With many mysteries it seems that the more you learn, the less you know. That is certainly the case with the fast radio bursts which burst onto the astronomy scene just a few years ago as technological improvements aided in their discovery and the ability to see them as they happen rather than after the fact. Early reports showed them as one-off events, but the ability to trace some back to their home galaxies has uncovered so-called ‘repeaters’ which burst more than once. In February 2020, one repeater was discovered to maintain a regular 16-day schedule. Just months later, astronomers have found a second regular repeater – this one (named FRB 121102) on a strange 157-day schedule with 90 days of bursting followed by 67 days of silence. Does it take so much energy to burst that the star/black hole/alien/something else needs to rest?
“Detecting a periodicity provides an important constraint on the origin of the bursts and the activity cycles could argue against a precessing neutron star.”
In a university of Manchester press release announcing the discovery, which came from the university’s Jodrell Bank observatory, Dr Kaustubh Rajwade – who led the research and was lead writer on the research paper published in the Monthly Notices of the Royal Astronomical Society – explains that this long 157-day schedule all but eliminates a precessing neutron star (a wobbly collapsed star too small to make a black hole) as a possible source. So what could it be? (Aliens? Please say aliens.) Well, this discovery only eliminates precessing neutron stars but it doesn’t affirm nor eliminate any others.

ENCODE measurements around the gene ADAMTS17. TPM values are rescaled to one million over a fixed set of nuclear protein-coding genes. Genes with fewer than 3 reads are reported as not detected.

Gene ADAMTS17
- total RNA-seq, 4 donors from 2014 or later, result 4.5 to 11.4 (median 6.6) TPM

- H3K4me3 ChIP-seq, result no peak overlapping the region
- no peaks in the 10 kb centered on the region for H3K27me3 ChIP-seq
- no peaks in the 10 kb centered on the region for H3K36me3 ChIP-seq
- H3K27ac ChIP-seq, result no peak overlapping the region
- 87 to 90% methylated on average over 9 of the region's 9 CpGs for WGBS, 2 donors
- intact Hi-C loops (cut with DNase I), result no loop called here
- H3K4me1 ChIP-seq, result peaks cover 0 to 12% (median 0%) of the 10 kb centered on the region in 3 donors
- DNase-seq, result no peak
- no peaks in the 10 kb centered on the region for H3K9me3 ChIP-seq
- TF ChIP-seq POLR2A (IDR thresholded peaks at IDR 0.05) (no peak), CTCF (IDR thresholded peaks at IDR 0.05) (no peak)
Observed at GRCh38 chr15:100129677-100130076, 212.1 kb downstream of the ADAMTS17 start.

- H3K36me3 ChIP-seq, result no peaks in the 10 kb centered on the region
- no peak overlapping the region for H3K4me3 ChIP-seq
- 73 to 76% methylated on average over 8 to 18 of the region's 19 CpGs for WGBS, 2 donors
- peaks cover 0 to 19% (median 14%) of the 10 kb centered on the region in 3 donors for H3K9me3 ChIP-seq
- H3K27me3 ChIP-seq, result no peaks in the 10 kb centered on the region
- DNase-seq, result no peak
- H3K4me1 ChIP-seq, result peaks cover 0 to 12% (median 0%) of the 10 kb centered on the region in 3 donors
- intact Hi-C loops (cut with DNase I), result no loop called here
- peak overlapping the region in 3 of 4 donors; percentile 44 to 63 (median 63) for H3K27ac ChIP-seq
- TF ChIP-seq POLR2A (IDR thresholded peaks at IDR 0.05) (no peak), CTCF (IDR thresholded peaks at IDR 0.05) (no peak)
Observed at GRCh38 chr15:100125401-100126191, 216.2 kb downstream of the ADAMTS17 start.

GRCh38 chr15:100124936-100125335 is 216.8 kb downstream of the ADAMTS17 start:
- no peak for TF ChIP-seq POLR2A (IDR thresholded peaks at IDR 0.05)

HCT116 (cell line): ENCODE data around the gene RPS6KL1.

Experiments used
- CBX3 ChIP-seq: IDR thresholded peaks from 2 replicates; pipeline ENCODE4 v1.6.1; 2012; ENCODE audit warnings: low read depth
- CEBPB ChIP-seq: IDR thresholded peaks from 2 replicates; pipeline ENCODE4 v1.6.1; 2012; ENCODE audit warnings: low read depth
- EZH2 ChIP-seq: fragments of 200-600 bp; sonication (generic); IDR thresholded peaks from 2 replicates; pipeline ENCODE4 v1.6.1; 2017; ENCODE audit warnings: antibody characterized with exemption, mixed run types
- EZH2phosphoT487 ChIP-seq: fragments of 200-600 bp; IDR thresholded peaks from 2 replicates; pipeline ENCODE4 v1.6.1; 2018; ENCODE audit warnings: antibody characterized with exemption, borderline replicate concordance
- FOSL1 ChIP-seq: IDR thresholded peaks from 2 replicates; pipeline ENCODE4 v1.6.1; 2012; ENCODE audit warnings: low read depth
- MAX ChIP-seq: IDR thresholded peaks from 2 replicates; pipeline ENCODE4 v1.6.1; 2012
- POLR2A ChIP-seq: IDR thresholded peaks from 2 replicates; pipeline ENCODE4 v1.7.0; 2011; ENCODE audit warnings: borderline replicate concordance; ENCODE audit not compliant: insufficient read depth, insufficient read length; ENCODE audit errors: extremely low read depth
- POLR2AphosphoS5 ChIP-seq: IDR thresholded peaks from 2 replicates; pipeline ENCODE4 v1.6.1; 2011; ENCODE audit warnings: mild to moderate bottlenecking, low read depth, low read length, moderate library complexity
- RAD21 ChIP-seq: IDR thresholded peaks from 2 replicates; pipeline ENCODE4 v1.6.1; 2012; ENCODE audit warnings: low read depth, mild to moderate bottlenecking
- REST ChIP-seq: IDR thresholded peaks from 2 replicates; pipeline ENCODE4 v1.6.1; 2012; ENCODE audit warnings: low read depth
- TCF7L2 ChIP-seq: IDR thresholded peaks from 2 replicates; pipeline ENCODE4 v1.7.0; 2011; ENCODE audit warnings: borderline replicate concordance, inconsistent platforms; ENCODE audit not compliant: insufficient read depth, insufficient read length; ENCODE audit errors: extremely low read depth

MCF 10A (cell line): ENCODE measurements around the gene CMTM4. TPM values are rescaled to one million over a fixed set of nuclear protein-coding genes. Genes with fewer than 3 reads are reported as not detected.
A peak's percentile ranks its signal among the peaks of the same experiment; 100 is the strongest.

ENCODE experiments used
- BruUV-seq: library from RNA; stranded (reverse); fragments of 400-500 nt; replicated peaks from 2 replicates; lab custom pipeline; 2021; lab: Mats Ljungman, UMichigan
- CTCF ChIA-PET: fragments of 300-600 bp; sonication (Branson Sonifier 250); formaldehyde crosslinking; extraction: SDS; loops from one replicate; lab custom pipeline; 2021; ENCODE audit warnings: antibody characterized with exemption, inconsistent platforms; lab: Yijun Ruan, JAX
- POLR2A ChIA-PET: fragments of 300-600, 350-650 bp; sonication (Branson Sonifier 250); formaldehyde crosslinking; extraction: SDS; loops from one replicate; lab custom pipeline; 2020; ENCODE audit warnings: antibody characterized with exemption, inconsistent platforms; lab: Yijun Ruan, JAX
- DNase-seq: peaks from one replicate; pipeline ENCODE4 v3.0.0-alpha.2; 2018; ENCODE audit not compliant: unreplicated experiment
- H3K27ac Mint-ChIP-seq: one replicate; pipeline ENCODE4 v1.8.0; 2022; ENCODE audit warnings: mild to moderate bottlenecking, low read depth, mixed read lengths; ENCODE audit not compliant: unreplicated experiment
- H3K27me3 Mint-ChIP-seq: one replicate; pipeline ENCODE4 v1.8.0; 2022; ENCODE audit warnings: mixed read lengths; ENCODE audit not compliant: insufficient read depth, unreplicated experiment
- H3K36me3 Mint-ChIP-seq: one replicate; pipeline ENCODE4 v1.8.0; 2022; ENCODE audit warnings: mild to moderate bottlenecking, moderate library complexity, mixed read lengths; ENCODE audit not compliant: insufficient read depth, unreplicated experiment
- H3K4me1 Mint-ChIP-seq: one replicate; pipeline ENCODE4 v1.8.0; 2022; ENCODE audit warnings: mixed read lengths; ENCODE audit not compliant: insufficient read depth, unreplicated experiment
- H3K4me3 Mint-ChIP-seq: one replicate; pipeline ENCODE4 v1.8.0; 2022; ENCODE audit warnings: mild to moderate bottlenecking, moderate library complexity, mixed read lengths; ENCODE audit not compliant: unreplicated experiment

That’s means ‘aliens’ is still on the board, right?
As usual with these studies, the conclusion is that more studies are needed. However, there’s some good news about FRB 121102.
“Our best-fitting parameters suggest that the next two activity periods should occur in the MJD ranges 59002−59089 (2020 June 2 to 2020 August 28) and 59158–59246 (2020 November 5 to 2021 February 1).”
FRB 121102 is scheduled to start fast bursting again now and later this year. Coupled with the fact that astronomers now know exactly where to look, the team encourages any and all with the proper equipment to aim it at FRB 121102 to confirm or dispute their conclusion and, more importantly, to make new discoveries and conclusions.
Will any of them determine that aliens are creating the FRB 121102 bursts? It’s still on the board.